6. In the context of this submission, an ‘ARPA style approach’ is understood as ‘high-risk, high-reward’, reaching for ‘transformational change instead of incremental advances.’ The Royal Society welcomed the announcement of funding for a UK ARPA as a demonstration of, ‘government embracing opportunities to try new things.’. There is a need now to provide greater clarity on the role of the organisation and its intended place in the research and development system. In terms of the balance between research and development, extant ARPA organisations typically apply this more radical, approach to the development of technologies. Public funding for research and development in the UK has tended to focus on research rather than development. While this binary conceptualisation can be problematic and difficult to measure, in the context of an overall real-terms uplift in research funding, there is value in an organisation with a greater focus on development. Its principal focus should be on technologies. There has been some ambiguity regarding the role of this new research funding agency. It is important that there is clarity on the function of a UK ARPA and that its differentiated role within the UK research and development system is articulated and understood.
7. UKRI administers the Government’s Industrial Strategy Challenge Fund (ISCF). Its constituent organisations include Innovate UK, the UK’s innovation agency. The ISCF launched in 2016. Innovate UK (formerly the Technology Strategy Board) was launched in 2007. It is understood that this new funding agency shall be separate from UKRI. The implications of this new agency for UKRI, its bodies and their approach, is dependent on its model and purpose, both of which are not yet clear, and so hard to identify at this point. At the least, some form of soft strategic alignment will be necessary to mitigate the risk of duplication. To ensure that UK ARPA is strategically aligned, in order to make best use of its differentiated function and avoid duplication, it will need to develop a deep situational awareness of the innovation ecosystem that covers both the public and private sector. This should extend internationally and help enable an optimal flow of talent and ideas in both directions.
8. There is also some scope for this organisation to have a positive indirect benefit upon the norms of the UK research system. For example, if successful, it could help to raise the level of prestige associated with non-traditional academic outputs and enable greater transition between academia and industry - both longstanding challenges in the UK’s research culture.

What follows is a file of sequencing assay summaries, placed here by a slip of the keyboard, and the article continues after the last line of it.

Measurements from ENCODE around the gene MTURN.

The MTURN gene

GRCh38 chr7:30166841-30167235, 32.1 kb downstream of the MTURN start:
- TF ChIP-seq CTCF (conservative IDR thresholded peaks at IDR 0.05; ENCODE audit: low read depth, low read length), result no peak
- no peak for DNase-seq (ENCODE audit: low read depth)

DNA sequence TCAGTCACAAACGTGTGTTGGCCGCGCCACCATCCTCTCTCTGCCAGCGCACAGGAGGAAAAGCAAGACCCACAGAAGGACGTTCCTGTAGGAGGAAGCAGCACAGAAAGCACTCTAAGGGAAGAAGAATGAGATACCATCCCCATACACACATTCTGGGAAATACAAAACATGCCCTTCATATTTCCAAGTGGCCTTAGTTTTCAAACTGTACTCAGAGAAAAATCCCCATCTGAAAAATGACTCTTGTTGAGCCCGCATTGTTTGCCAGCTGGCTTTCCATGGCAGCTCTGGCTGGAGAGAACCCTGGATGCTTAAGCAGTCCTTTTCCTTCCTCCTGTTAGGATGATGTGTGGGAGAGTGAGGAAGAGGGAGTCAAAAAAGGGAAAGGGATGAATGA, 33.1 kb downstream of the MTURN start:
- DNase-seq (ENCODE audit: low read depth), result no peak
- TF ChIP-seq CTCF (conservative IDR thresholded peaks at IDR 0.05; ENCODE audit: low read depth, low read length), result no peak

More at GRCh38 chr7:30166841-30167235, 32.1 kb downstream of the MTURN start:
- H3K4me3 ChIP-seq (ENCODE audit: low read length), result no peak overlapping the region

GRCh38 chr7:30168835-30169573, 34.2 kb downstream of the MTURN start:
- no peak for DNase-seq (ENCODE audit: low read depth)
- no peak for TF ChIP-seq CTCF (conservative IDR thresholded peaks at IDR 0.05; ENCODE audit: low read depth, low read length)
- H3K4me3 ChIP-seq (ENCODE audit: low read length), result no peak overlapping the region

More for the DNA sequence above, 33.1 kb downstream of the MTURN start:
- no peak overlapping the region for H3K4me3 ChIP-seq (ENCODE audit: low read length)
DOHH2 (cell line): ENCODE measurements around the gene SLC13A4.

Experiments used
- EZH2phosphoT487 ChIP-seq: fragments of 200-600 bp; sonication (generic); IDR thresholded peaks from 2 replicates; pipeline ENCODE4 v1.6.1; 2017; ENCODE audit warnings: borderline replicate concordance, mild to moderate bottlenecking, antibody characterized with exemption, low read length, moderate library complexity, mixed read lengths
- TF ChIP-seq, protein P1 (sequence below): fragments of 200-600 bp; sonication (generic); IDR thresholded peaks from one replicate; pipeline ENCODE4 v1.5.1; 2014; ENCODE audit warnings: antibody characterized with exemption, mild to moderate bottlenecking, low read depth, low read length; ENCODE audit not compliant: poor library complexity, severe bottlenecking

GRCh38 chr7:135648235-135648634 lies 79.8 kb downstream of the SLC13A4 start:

9. The agency will need to define its focus both in terms of technology area/s and types of outputs. Existing ARPA organisations in the United States – DARPA, HSARPA, IARPA and ARPA-E - take their focus from their sponsoring Government Department. For example, DARPA’s mission is, ‘to make pivotal investments in breakthrough technologies for national security.’ The Royal Society has previously argued for ARPA and challenge-based approach or broader challenge-based research in cyber security, machine learning and privacy enhancing technologies. Other technological challenges that could benefit from an ‘ARPA’ type focus include the conversion of electricity to ammonia and the replacement of precious metal catalysts in hydrogen fuel cells. The new agency could align with specific technology areas such as the Industrial Strategy’s four ‘Grand Challenges’ or a specific policy objective such as bringing all greenhouse gas emissions to net zero by 2050. Alternatively, it could retain the flexibility to focus on any area of ‘technological white space’ that it perceives to be consistent with its ‘high-risk, high-reward’ approach. Benefits of the approach taken in the US, that would be more easily replicated with a defined ‘mission’, include the presence of a guiding principle that helps clarify what is, and isn’t in scope, both in terms of technology areas and technology challenges (‘DARPA-hard problems’), and a customer or customers motivated and able to engage at scale. The departmental customer can provide the organisation a degree of political resilience as well commercial demand to enable technology pull-through. To ensure differentiation within the research system, the new agency, should focus on technologies with transformational potential. The technology area focus for this new agency should follow from its mission. This should be the product of ‘serious long-term thinking’ that could take place during an exploratory phase. It is important for the long-term viability of the organisation that the overarching mission has popular support as specific programme areas and projects are likely to be esoteric and frequently result in failure.